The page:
Present reality is that science is on the verge of a nervous breakdown. That’s the not-so-tongue-in-cheek message in Science on the Verge, a new book by European scientist Andrea Saltelli and seven other contributors. Science on the Verge is a 200-page indictment of what to the lay reader appears to be a monumental deterioration across all fields, from climate science to health research to economics. The mere idea that “most published research results are false” should be cause for alarm. But it is worse than that.

Just about everything we take for granted in modern science, from the use of big data to computer models of major parts of our social, economic and natural environment and on to the often absurd uses of statistical methods to fish for predetermined conclusions.

Terence Corcoran

Samizdata quote of the day

I am horrified but not exactly shocked. This is the Leitmotif of our lives. It is the continuous grinding pressure that makes our lives a slow misery. And all because of the deranged rantings of a goat-botherer nigh on a Millennium and a half ago.

Our culture has put Neil and Buzz on the moon. Our culture has created computers, our culture has made it affordable for me, as a student, to see the Applachians. Our culture enables boys to wear skirts to school. I am 42 and the largest social change I have seen in my time is the increasing acceptance of homosexuality. I’m straight but I’ll happily have a pint on Canal Street* in Manchester so this could of been me. It quite possibly could have been you.

I have a short message to jihadis. If you want to live in the Dark Ages many countries are available. We have gay marriage (a boon to florists – especially if Sir Elton John is involved). Shoddy Absurdia executes people for “crimes” such as “sorcery”. That is the difference.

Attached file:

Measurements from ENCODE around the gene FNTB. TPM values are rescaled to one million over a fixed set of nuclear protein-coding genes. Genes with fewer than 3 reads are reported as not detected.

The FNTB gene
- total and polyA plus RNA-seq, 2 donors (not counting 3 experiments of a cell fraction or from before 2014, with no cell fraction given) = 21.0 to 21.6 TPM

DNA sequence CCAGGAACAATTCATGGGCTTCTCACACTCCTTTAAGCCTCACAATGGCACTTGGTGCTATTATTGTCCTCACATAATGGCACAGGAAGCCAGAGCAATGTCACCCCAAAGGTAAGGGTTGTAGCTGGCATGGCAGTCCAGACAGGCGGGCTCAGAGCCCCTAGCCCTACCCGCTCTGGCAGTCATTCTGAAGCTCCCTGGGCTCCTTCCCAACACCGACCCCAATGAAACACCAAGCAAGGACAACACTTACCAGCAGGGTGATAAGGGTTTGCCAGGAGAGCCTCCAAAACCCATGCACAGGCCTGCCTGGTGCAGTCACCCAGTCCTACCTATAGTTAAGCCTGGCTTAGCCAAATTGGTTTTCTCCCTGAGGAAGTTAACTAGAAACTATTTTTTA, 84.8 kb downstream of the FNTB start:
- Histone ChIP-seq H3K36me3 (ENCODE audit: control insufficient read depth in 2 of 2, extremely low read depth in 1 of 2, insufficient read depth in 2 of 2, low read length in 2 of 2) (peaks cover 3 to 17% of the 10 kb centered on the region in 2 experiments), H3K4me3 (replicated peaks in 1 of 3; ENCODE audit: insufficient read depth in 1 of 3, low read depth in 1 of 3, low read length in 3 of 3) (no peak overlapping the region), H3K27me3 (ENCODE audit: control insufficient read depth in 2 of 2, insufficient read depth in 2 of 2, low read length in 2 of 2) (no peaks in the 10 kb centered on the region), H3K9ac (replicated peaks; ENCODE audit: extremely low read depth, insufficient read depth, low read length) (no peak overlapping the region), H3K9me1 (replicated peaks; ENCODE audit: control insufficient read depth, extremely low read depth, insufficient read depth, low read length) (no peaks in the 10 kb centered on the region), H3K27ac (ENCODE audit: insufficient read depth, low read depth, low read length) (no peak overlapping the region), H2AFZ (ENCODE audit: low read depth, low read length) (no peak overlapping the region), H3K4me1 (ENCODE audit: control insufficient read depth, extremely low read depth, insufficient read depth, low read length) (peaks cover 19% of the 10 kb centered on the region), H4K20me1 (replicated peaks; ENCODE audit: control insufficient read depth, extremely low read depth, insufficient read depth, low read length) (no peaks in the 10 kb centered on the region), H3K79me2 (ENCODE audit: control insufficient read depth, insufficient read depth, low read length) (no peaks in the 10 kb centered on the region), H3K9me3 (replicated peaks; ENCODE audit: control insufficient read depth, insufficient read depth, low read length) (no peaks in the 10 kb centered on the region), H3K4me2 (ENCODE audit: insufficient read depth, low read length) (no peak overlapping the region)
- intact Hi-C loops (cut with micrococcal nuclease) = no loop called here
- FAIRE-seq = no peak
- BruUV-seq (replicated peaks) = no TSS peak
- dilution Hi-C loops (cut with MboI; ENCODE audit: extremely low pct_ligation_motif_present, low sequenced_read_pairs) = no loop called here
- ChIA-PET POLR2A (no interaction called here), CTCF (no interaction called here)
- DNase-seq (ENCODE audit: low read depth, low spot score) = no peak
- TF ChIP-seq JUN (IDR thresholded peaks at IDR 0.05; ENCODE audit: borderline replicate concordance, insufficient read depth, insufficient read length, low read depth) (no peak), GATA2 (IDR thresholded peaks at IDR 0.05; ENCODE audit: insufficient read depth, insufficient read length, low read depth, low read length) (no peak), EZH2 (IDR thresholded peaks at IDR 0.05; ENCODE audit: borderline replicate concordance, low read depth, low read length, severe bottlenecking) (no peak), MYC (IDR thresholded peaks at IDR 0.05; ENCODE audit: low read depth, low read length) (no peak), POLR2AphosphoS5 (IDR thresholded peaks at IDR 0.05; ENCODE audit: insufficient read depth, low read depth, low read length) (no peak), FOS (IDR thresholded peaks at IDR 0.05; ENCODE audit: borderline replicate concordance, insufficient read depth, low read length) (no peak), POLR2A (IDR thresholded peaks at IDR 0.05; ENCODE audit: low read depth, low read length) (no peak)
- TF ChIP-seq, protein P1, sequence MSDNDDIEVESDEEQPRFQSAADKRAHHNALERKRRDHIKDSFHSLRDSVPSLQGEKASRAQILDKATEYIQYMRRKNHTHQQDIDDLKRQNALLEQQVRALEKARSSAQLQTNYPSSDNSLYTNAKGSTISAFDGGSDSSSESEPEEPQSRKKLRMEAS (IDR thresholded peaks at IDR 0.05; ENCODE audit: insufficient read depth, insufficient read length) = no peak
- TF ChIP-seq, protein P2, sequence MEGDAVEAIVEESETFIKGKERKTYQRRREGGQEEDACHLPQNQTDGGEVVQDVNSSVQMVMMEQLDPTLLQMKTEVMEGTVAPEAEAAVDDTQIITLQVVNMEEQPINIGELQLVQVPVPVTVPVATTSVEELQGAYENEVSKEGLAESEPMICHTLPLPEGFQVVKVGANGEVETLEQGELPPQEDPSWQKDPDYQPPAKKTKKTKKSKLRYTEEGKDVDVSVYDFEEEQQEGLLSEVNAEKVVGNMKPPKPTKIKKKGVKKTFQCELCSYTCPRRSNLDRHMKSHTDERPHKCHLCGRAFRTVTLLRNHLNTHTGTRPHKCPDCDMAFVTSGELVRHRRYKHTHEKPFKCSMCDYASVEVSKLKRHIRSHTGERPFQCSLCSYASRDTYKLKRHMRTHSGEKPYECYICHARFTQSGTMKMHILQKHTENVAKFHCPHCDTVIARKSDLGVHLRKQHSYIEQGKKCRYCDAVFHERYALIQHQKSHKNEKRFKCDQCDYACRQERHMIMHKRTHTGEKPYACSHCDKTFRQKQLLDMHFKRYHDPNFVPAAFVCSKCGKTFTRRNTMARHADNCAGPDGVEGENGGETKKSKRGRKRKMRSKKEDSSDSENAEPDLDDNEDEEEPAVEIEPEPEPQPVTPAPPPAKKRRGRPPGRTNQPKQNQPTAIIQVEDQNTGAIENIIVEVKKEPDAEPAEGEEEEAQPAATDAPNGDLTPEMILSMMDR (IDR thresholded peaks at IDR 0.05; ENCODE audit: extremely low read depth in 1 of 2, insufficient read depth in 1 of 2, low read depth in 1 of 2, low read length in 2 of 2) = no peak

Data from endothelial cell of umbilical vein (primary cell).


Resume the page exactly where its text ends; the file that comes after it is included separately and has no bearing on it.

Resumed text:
Nick M

Samizdata quote of the day

As president [Hillary Clinton] wouldn’t merely run off with the White House silver (again) and line her pockets to an extent which would make Ferdinand Marcos blush. She would do real, permanent, damage to the republic, to an extent which neither Trump nor Sanders could match. She’s greedy, evil and dangerous; Trump is merely greedy and Sanders is merely evil.

Laird, serial commenter in this parish and oft-times wordsmith.

Samizdata quote of the day

The overall effect of Donald Trump: Bombastic; but you can obviously deal with bombastic people. Occasionally contradicts himself; you can obviously deal with people like that. Has some views that, let’s say, perhaps, most people don’t hold; you can obviously deal with people like that. He can’t be that bad. The American system is designed to limit the power of the president. Nothing that bad is going to happen. He’s going to build a wall. He’s going to fix trade. […] Everything else seems to be up for grabs. Which is fine. Who wants an activist president? Who said we had to have all these presidents who wanted to do things? The best president in history was Calvin fucking Coolidge who did nothing.